This page contains a single entry from the blog posted on November 12, 2006 12:59 AM. The previous post in this blog was Roy G. Biv. The next post in this blog is Says it all. Many more can be found on the main index page or by looking through the archives.

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Sunday, November 12, 2006

HP customer service: Ain't nobody home

We were having another problem with the clunky software that runs our Hewlett-Packard printer-scanner unit tonight. I've never had any luck with HP software; the one HP Pavilion computer we bought about 10 years ago turned out to be a disaster, and I swear it was due to the goofball "shell" that they had installed around Windows to keep you from actually using Windows directly, because you are so stupid. The last time the drivers on our printer-scanner went out, I wound up on the phone with some dude in India for a couple of hours -- I kid you not. But if the thing won't work, what can you do? I called their technical support again tonight.

It was a hysterical experience, but I'm not sure whether to laugh or cry. I'll put aside the fact that some of the people who serve this function for HP can't speak English very well. The real scream was the lengthy wait to which I was subjected after agreeing to pay $30 to talk to a human being.

I was put on hold for more than a half hour before I gave up. The robot kept coming on to tell me to try their free website instead, but I had already done that, to no avail, and hey, lady, they're charging me 30 bucks for this call.

Finally I decided not to stand for any more of this, and so I hung up, called back, and demanded that the call be canceled and my credit card not be charged. The second clerk's English was so bad -- or at least, that's what she was acting like -- that she could not quite comprehend that request. And so she put me on hold again.

Eight minutes later, I was disconnected, and so I called again. Got the same gal. The same elevator music while I waited some more. We're now nearly an hour into the process, and after about five more minutes of this, I hung up and called back for a fourth time. This time I got a man, who sized up the situation pretty quickly and told me he was connecting me to the "refund department."

Another wait -- just a few minutes this time -- and I got a technician who, after putting me on hold for about five more minutes, came back on and told me that I'll be getting a refund of my $30. Oh, and get this -- later today someone from HP's going to call me to verify the refund. I'm sure they'll be calling to try to talk me out of it, just as the first gal tried to talk me into a $55 extended warranty.

Excuse me, dudes and dudettes, but I don't need anyone from HP to call me back on this one. Just don't charge me the 30 clams when you never answered my question.

Given the sketchiness of the entire enterprise, I'm sure that that 30's going to be on my credit card bill. The chances of the last guy knowing how to issue me a refund, and actually doing it, don't seem good. And so I guess I'll have to tell the whole tale of woe to my credit card company.

HP brags about its "award-winning customer care." Unless we are talking about some sort of comedy award, it's hard to imagine what sort of recognition this sorry operation could actually merit. Hey, HP bigwigs, you want to snoop around people's phone records? Take a look at case no. 7334877187. And don't take my 30 bucks.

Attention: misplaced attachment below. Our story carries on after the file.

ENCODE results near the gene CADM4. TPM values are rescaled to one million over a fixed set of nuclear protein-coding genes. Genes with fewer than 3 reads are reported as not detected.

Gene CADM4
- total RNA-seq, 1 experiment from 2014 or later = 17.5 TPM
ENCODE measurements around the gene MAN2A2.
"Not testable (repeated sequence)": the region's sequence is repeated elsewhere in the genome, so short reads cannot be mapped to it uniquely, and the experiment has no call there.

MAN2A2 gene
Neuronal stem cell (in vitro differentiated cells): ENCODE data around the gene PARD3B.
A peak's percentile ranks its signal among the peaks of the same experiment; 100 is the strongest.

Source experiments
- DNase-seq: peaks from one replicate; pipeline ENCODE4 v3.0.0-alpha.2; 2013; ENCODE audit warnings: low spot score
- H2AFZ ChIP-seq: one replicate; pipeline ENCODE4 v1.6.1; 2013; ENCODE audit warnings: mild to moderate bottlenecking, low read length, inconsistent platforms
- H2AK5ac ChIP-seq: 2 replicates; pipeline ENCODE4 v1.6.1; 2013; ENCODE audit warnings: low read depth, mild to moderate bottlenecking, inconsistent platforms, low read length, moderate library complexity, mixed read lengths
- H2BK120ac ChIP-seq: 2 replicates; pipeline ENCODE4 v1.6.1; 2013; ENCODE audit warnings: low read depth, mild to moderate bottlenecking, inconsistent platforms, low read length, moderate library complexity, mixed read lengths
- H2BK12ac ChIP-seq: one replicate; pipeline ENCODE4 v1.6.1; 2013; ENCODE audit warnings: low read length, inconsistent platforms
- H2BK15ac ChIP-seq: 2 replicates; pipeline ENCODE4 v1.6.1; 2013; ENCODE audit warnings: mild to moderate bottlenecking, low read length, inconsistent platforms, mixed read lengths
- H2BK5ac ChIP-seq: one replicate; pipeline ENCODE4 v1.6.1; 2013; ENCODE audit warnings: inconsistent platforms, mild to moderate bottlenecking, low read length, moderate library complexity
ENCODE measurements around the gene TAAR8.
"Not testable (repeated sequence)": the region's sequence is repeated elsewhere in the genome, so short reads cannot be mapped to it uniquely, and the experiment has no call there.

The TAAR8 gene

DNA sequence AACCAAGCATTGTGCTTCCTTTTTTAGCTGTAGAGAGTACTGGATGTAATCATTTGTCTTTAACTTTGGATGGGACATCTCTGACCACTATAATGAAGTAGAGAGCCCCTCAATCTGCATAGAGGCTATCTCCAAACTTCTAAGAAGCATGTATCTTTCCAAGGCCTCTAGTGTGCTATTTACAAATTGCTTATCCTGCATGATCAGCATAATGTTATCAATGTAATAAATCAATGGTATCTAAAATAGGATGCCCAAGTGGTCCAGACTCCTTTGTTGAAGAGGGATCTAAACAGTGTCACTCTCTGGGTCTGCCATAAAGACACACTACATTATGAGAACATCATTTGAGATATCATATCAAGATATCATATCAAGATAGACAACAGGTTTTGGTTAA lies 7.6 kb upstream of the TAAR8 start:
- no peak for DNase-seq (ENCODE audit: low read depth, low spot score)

Comments (13)

Jack:We were having another problem with the clunky software that runs our Hewlett-Packard printer-scanner unit tonight.
JK: Welcome to the club. After several days of successfully scanning C&E reports at city hall, my computer refused to scan with my HP scanner/printer/fax that I take to such places to scan documents. I re-installed the software without any problem and it still wouldn’t operate. Got that: it installed OK and then wouldn’t work.

I went home and called HP. They demanded money to talk to me, even after hearing that it installed OK and refused to work. Since I had just re-installed everything on that laptop, I just wiped the drive and started over and it worked.

Later I ran into a HP sales person at Fry’s and told him the story. He asked if I was using zone alarm and mentioned that it can interfere with USB. That was probably the problem as I had installed zone alarm the night before.

As a result, when I bought my lap top, I didn’t even consider HP and will not in the future.

PS: Canon makes great printers and if you choose carefully you can get models with cartridges that are easily refillable. Their BCI-3e and BCI-6e cartridges are just tanks that you open up an existing hole in the top and refill. Costs about 1/10 what buying cartridges cost. (HP & others added a chip to their cartridges to prevent this) I have several Canon printers and have literally put gallons of ink through them.

When you cancel a print on these Canons, they actually stop printing, unlike HP.

HP burned bridges with me.
Who else won’t be buying HP again?


I think my problem had to do with the power failures we've been having in Portland during the heavy rainstorms of the past week and change. And given the hellacious wind that's supposed to bear down on us later today, there may be lots more of that coming.

I learned the lesson you are learning many years ago. It's not just HP.

Anyway, I've had great luck searching the net for sites and newsgroups discussing the exact hardware/software problems I have. Invariably, I find very detailed discussions and fixes for these sorts of problems allowing me to fix the problem and break out of dependency on the largess of the money grubbing corporations.

You are a smart guy, Jack, you can get to the bottom of the problem without HP.

You would think that with HP Ink selling at $1,800. a Gallon (in cartridge form) they could afford some better help.